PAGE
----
The CEP stability measurement of the MIR pulses was carried out by measuring the interference between the SH of the reference pulse ( E shg ( t ) E ref 2 ( t ) ) and the FWM signal ( E fwm ( t ) E ref 2 ( t ) E test ( t ) ), which was used for the XFROG measurement. The interference signal is explained as a cross-term of |Eshg(t) + Efwm(t)|2, namely, E shg * ( t ) E fwm ( t ). The phase of the interference signal is written as −ϕshg + ϕfwm = − (π/2 + 2ϕref) + (π/2 + 2ϕrefϕtest) = −ϕtest, where ϕx denotes the CEP of Ex for each subscript. From the equation, it is clear that the phase drift of the interference signal reflects that of the CEP of the MIR test pulse. This scheme is essentially the same as that described in [53].
The experimental setup is shown in Figure 1(d). A β-barium borate crystal (BBO, θ = 29°, t =50 μm) on a 2-mm thick fused silica substrate was inserted behind the focus where the FWM signal was generated as is shown in Figure 1(d). The crystal was placed in a way that the pulses enter from the back side, i.e., from the substrate side. This way, the FWM signal is delayed by ~300 fs relative to the reference pulse due to the group delay difference in the substrate before entering the BBO crystal. A half-wave plate and a calcite polarizer were inserted behind the crystal to optimize the intensity ratio between the SH and FWM signals. In Figure 7(a) the observed interference fringe is shown. The fringe spacing was about 3 THz, which corresponds to the expected delay between the reference pulse and the FWM signal. The phase of the fringe was reasonably stable for hours without any feedback loop. The results of the phase measurements are shown in Figure 7(b) and (c). The instability of the phase was estimated as 78 mrad rms with 100 shots (in 0.1 s) and 154 mrad rms for 2.5 h. Thanks to the inline configuration, the phase stability was improved by a factor of four compared to the previous experiment [22].
Due to the long wavelength cut off of the SH spectrum, the fringes were clear up to ~415 nm, which corresponded to ~900 cm−1 of the MIR pulse. Although it is rather a tiny component of the whole spectrum, it is safe to say that the fringe corresponds to the CEP of the pulse since the spectral phase retrieved from the XFROG results were well connected in the whole spectral region.
To demonstrate control of the CEP, the delay between fundamental and SH was scanned by tilting the delay plate shown in Figure 1(a) and the fringe was monitored (Figure 7(d)). The period of the change of the fringe was estimated as ~400 nm, which is similar situation as [53,54], and same as the previous experiment [22]. It was easy to control the CEP from 0 to 20π by changing the delay by 13 fs.

8. Conclusions

In conclusion, ultrabroadband coherent MIR spectrum which covers the entire MIR region was generated through two-color filamentation. The spectrum spread from 400 to 5500 cm−1, which corresponds to more than 3.5 octave with full width at tenth maximum. The duration of the MIR pulses was measured as short as 6.9 fs with XFROG, which corresponds to nearly half cycles of 3.3 μm center wavelength. The generated pulse contained frequency components as low as ~250 cm−1, which was observed by using electro-optic sampling technique.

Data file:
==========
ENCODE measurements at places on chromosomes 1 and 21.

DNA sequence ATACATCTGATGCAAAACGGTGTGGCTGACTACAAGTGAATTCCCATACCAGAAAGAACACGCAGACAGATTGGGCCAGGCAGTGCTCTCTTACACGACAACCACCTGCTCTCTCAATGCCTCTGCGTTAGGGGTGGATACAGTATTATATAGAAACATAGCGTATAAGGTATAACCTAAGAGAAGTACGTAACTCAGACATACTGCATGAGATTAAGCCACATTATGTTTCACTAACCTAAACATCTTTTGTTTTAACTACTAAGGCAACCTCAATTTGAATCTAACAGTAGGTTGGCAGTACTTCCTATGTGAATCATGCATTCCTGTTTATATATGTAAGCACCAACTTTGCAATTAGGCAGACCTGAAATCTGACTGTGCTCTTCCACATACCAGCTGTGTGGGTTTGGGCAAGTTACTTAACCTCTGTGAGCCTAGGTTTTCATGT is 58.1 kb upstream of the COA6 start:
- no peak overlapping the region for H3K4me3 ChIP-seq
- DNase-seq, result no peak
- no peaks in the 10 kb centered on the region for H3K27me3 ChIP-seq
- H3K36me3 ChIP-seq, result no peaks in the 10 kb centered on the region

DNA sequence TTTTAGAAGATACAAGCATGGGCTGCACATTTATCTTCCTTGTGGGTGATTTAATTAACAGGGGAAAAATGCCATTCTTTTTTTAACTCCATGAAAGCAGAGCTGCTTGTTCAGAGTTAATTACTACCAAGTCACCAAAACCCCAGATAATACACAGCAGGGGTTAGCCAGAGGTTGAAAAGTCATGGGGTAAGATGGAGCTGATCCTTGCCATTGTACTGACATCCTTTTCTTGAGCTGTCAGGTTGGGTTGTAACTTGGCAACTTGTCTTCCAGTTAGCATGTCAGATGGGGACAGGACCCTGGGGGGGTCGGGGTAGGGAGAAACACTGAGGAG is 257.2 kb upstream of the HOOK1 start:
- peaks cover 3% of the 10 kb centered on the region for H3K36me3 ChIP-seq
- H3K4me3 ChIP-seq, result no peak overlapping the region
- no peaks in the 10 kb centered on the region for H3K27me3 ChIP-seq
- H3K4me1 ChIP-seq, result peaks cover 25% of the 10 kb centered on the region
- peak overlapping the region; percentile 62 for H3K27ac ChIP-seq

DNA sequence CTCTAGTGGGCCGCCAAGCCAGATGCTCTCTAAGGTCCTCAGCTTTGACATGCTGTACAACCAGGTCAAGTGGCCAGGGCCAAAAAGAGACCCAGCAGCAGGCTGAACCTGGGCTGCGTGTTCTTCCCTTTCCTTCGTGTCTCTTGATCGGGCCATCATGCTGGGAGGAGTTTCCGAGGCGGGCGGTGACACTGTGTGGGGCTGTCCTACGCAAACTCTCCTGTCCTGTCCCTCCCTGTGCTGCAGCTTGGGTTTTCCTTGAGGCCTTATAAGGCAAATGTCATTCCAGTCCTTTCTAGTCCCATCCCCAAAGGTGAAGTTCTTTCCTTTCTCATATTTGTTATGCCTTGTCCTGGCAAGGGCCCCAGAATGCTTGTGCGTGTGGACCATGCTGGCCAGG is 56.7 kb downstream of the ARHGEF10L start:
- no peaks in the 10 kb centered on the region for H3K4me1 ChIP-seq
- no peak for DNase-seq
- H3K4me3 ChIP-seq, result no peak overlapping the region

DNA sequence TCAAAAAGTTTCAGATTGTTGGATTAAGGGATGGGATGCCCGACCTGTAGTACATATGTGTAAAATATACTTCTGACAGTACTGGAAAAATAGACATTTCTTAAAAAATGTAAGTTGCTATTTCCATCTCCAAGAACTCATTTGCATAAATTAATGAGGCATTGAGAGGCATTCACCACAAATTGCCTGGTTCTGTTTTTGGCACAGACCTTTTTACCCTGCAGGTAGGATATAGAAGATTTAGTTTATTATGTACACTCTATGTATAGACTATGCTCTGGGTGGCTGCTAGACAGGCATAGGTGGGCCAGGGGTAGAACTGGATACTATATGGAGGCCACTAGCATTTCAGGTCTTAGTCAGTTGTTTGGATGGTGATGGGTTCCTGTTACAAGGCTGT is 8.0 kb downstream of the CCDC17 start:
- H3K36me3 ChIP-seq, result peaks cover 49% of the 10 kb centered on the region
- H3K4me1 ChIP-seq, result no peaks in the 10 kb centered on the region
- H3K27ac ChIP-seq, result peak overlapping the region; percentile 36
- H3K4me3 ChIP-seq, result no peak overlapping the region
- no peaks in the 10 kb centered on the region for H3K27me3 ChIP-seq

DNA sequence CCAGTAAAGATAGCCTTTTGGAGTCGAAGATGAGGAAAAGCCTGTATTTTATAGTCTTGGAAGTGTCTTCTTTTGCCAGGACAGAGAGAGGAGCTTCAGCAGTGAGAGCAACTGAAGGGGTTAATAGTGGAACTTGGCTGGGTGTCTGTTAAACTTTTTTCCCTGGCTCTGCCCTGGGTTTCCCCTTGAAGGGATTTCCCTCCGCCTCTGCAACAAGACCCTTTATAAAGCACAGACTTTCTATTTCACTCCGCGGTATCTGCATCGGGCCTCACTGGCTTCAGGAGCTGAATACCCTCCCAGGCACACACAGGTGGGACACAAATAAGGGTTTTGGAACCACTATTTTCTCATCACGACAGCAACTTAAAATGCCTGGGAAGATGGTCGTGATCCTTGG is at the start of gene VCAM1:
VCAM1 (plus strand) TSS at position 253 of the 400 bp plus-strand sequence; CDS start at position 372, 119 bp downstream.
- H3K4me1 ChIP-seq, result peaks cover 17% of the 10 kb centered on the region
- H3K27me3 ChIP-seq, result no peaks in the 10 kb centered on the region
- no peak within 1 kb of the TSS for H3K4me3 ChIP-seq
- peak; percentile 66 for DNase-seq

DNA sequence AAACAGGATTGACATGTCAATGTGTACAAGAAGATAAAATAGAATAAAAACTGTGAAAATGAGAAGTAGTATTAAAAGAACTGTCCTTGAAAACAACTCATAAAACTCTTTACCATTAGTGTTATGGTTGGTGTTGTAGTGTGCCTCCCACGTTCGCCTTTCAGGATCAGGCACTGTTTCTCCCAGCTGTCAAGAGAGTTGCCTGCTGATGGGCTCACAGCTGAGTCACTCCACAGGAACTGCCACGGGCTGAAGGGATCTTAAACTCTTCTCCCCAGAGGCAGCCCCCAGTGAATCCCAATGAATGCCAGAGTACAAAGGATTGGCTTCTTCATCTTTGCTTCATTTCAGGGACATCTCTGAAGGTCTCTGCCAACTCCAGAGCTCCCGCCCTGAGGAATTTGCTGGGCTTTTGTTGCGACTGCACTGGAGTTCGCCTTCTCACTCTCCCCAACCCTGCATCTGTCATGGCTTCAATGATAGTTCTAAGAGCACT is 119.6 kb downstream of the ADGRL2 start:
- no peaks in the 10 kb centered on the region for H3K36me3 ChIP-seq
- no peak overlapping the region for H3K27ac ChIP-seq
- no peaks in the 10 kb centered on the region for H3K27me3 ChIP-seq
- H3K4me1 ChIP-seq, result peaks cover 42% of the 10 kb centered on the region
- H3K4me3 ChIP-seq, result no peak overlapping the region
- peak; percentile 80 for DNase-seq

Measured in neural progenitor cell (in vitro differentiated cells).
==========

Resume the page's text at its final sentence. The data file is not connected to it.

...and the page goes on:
The inline configuration scheme allowed us to generate MIR pulses with higher spatial symmetry and higher stability than those from the previous scheme [22]. The instability of the CEP was estimated as 154 mrad rms in 2.5 h.
We also found that the efficiency of the MIR pulse generation was very sensitive to the delay between the fundamental and SH pulses. It was revealed that the delay dependence of the efficiency comes from the interference between two opposite parametric processes, ω1 +ω1ω2ω0 and ω2ω1ω1ω0. Significant phase shift at around 2200 cm−1 could also be explained by the phase difference between the signals from the two parametric processes, where the two signals have opposite chirp with each other.

Acknowledgments

This work was supported by NINS Program for Cross-Disciplinary Study, MEXT/JSPS KAKENHI (24360030), and SENTAN, JST (Japan Science and Technology Agency). We thank Aleksei M. Zheltikov from the Moscow State University for the fruitful discussion.

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Figure 1. (a) Schematic of the system. Shaded region was purged with nitrogen at around atmospheric pressure. BBO: β-BaB2O4 crystal (Type 1, θ = 29°, t = 100 μm), DL: delay plate (calcite crystal, t = 1.7 mm), DWP: dual wave plate (λ at 400 nm, λ/2 at 800 nm), CM1: r = 1 m concave mirror, CM2: r = 0.5 m concave mirror, MH: aluminium-coated mirror with a hole (ϕ = 7 mm); (b) Schematic of the system for electro-optic sampling. OP: aluminium-coated off-axis parabolic mirror, BF: bandpass filter for 400 nm (10 nm FWHM, FB400-10, Thorlabs), P: calcite polarizer, PMT: photomultiplier tube (H10721-210, Hamamatsu); (c) Schematic of the system for cross-correlation frequency-resolved optical gating. BF: bandpass filter for 335–610 nm (FGB37, Thorlabs), OMA: spectrometer for ultraviolet region (USB2000+, OceanOptics); (d) Schematic of the system for carrier-envelope phase measurement. BBO: β-BaB2O4 crystal (Type I, θ = 29°, t = 50 μm) on a fused silica substrate (t = 2 mm), BF: bandpass filter for 335–610 nm (FGB37, Thorlabs), P: calcite polarizer, OMA: spectrometer for ultraviolet region (USB2000+, OceanOptics).